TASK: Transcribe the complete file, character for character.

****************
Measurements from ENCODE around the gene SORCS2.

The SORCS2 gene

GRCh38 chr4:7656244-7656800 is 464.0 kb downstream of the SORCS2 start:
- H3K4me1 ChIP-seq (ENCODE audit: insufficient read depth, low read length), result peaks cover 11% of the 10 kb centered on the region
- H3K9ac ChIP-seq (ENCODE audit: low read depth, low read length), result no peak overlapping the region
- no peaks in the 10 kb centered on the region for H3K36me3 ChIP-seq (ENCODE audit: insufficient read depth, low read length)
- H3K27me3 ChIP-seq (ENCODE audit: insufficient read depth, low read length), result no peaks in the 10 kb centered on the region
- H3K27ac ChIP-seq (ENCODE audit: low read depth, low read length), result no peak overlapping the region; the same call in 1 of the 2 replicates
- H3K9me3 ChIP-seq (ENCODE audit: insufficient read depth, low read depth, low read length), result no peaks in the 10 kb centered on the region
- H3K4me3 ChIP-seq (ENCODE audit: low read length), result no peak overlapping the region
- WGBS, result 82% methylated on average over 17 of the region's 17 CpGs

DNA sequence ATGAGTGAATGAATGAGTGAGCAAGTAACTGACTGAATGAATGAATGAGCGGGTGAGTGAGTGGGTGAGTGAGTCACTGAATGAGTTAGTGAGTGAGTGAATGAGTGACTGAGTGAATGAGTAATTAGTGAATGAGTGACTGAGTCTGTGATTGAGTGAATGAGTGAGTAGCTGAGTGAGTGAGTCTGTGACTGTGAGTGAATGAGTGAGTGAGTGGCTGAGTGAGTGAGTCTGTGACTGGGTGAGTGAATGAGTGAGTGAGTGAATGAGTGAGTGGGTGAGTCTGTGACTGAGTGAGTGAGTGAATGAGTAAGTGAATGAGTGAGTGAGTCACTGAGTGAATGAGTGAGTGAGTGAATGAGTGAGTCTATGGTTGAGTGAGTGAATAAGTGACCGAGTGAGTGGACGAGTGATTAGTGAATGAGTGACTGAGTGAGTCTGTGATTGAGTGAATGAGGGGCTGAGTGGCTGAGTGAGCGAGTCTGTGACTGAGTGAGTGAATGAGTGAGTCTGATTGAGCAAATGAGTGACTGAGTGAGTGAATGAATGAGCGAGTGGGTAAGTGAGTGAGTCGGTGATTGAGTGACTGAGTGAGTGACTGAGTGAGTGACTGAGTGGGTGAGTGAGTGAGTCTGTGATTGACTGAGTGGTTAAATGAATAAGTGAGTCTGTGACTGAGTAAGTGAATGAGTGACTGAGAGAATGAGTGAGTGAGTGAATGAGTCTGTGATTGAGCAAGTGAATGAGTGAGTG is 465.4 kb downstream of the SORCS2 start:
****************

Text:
Measurements from ENCODE around the gene SORCS2.

The SORCS2 gene

GRCh38 chr4:7656244-7656800 is 464.0 kb downstream of the SORCS2 start:
- H3K4me1 ChIP-seq (ENCODE audit: insufficient read depth, low read length), result peaks cover 11% of the 10 kb centered on the region
- H3K9ac ChIP-seq (ENCODE audit: low read depth, low read length), result no peak overlapping the region
- no peaks in the 10 kb centered on the region for H3K36me3 ChIP-seq (ENCODE audit: insufficient read depth, low read length)
- H3K27me3 ChIP-seq (ENCODE audit: insufficient read depth, low read length), result no peaks in the 10 kb centered on the region
- H3K27ac ChIP-seq (ENCODE audit: low read depth, low read length), result no peak overlapping the region; the same call in 1 of the 2 replicates
- H3K9me3 ChIP-seq (ENCODE audit: insufficient read depth, low read depth, low read length), result no peaks in the 10 kb centered on the region
- H3K4me3 ChIP-seq (ENCODE audit: low read length), result no peak overlapping the region
- WGBS, result 82% methylated on average over 17 of the region's 17 CpGs

DNA sequence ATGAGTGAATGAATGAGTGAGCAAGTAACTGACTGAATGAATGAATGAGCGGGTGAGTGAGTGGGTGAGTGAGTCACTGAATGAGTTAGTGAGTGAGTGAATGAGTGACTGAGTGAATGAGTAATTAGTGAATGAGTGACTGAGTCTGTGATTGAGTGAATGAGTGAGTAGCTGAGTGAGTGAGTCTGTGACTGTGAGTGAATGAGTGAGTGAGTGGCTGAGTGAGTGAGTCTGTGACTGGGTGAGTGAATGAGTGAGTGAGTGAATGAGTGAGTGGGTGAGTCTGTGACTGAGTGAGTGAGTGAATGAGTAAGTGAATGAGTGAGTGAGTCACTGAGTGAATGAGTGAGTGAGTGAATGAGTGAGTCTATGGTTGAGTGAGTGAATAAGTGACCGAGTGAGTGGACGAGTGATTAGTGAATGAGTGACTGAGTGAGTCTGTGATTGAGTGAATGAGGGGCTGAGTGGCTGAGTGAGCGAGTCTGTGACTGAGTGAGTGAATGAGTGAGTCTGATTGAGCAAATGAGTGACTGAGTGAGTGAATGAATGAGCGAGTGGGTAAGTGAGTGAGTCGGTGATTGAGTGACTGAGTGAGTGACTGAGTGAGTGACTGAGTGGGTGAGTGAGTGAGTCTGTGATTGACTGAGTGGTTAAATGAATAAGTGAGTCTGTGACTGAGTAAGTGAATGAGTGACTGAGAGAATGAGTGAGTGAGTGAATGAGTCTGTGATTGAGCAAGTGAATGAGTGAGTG is 465.4 kb downstream of the SORCS2 start: